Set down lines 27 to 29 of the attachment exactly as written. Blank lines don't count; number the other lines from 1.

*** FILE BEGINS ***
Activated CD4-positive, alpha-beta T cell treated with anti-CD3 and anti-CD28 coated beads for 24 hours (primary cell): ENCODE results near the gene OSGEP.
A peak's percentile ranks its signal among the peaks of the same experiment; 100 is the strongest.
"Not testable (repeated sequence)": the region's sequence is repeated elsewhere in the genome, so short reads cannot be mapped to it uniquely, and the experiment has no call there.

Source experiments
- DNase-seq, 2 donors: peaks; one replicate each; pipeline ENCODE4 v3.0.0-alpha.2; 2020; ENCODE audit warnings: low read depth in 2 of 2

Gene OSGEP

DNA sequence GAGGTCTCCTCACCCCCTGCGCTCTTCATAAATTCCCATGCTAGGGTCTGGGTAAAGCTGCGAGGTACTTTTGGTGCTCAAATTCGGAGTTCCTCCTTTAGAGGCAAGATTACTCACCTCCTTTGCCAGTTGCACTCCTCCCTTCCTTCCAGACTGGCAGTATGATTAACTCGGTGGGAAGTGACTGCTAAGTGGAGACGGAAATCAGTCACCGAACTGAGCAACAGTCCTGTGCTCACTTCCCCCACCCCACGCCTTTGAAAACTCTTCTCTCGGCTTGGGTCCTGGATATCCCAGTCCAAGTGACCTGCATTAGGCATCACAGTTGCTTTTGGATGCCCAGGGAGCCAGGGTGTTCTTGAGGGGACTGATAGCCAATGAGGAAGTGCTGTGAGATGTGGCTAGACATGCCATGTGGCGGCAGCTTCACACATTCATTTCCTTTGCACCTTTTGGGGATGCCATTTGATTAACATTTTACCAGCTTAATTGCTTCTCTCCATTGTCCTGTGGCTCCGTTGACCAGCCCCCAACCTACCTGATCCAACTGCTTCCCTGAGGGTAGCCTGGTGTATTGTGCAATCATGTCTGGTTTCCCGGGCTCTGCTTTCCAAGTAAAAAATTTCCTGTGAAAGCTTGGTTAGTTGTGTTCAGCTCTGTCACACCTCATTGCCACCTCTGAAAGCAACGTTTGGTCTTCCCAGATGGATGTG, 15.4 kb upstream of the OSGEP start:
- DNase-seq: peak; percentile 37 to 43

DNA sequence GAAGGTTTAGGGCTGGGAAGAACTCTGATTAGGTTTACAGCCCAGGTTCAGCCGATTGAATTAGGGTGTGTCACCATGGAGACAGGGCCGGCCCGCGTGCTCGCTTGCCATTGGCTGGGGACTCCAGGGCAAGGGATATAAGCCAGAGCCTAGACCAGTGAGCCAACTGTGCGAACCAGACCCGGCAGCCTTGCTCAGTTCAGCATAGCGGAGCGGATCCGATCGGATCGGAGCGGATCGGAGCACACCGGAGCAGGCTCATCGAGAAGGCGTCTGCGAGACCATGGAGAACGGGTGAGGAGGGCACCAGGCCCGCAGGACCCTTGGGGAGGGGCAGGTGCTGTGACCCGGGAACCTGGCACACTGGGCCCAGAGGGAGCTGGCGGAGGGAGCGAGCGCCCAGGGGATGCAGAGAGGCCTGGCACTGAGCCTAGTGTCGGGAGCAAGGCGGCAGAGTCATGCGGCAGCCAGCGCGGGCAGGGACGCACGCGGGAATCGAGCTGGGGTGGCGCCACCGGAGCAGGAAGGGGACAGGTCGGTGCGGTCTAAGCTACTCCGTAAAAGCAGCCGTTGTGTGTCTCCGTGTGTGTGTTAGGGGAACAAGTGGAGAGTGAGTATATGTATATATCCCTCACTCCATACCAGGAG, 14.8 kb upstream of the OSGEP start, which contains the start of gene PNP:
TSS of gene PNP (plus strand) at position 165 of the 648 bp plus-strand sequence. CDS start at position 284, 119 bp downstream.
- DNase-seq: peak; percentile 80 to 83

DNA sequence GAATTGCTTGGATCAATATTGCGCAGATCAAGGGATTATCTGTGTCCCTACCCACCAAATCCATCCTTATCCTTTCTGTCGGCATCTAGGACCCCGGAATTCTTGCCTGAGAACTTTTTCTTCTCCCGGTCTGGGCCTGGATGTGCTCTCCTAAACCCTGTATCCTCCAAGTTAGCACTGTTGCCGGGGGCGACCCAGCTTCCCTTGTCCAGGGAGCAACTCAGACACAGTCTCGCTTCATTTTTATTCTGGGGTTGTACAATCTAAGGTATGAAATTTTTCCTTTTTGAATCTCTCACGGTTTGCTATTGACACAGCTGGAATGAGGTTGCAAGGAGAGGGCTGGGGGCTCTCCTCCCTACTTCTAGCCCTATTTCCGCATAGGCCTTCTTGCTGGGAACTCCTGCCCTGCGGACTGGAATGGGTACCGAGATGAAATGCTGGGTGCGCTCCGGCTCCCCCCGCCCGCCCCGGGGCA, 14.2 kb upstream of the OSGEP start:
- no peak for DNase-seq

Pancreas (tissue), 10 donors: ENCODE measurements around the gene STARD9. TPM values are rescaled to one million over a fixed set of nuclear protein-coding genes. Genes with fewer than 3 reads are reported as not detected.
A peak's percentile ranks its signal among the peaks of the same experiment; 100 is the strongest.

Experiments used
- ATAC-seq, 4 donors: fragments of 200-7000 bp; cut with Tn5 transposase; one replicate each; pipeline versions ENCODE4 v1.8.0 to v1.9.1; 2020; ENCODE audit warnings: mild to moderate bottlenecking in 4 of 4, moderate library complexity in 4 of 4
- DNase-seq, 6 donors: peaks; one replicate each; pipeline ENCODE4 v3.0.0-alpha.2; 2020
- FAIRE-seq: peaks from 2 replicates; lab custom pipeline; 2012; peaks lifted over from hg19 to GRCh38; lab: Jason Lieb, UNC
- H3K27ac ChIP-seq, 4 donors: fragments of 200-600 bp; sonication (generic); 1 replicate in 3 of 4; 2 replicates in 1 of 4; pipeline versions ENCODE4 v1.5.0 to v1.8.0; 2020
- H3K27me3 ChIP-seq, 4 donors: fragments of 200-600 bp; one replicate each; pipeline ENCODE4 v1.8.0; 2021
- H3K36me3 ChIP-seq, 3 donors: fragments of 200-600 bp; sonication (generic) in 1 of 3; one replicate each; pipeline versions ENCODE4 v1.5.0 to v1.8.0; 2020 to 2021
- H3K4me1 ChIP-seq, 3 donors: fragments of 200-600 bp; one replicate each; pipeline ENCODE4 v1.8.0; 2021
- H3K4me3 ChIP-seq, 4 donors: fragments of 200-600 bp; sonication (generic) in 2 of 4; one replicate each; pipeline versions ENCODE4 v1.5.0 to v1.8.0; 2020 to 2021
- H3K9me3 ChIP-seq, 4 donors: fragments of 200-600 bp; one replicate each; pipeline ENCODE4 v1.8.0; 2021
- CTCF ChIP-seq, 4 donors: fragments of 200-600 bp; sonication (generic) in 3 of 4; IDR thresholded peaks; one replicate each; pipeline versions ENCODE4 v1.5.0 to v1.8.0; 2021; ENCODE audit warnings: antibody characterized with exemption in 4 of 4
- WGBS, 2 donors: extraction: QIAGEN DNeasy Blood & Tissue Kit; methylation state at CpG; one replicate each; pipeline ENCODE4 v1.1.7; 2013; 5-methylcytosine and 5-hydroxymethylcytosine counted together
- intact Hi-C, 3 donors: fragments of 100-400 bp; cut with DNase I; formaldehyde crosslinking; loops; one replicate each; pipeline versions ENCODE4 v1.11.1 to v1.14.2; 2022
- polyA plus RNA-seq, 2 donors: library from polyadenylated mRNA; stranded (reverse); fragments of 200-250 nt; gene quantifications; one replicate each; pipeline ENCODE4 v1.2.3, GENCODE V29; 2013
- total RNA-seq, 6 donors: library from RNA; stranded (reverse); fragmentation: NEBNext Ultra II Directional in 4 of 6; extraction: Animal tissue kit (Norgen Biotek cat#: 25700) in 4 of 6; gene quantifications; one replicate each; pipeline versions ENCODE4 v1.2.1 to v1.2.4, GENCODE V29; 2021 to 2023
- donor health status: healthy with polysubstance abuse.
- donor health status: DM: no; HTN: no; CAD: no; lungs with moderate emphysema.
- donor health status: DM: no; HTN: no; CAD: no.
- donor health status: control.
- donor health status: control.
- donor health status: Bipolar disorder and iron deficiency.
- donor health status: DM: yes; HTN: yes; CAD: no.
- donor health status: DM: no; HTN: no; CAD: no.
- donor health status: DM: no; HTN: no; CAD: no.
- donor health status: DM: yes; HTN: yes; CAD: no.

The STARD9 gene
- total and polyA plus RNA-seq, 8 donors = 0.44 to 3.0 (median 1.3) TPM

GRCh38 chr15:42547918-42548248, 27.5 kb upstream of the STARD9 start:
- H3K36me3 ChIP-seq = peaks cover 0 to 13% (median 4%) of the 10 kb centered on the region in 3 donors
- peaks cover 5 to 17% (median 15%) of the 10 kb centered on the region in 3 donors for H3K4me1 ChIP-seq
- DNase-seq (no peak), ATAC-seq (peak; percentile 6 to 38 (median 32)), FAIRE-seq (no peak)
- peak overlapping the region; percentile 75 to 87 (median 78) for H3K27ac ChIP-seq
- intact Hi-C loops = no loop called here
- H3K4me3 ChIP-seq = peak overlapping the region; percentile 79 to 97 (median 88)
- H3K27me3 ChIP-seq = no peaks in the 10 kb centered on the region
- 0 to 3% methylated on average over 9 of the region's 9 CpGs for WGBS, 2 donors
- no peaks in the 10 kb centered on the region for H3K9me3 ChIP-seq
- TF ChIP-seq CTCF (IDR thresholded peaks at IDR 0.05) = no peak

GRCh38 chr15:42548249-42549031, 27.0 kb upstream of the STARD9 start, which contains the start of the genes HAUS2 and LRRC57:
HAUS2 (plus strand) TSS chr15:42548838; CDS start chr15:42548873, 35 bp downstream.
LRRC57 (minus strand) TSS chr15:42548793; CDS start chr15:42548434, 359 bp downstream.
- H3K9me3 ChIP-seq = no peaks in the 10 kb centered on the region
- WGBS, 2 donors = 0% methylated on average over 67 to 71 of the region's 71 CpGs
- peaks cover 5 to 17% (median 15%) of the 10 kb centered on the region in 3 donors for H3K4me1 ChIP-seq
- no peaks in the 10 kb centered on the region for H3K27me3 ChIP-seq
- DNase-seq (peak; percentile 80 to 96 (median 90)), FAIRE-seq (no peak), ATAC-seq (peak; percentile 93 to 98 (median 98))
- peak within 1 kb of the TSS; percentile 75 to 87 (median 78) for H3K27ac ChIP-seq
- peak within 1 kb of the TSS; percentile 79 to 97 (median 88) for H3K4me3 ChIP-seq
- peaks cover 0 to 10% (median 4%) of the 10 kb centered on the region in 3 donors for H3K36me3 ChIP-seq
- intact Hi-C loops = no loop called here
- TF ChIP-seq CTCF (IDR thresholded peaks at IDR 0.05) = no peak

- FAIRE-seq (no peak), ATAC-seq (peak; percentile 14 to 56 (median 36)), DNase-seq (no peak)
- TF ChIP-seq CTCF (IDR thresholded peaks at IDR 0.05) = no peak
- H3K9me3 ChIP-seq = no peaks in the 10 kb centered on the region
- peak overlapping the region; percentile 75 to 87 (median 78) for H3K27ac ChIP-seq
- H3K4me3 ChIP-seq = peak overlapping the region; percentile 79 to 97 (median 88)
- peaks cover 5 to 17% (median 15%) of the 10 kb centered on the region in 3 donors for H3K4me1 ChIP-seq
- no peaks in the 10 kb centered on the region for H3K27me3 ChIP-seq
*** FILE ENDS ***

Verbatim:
- WGBS, 2 donors: extraction: QIAGEN DNeasy Blood & Tissue Kit; methylation state at CpG; one replicate each; pipeline ENCODE4 v1.1.7; 2013; 5-methylcytosine and 5-hydroxymethylcytosine counted together
- intact Hi-C, 3 donors: fragments of 100-400 bp; cut with DNase I; formaldehyde crosslinking; loops; one replicate each; pipeline versions ENCODE4 v1.11.1 to v1.14.2; 2022
- polyA plus RNA-seq, 2 donors: library from polyadenylated mRNA; stranded (reverse); fragments of 200-250 nt; gene quantifications; one replicate each; pipeline ENCODE4 v1.2.3, GENCODE V29; 2013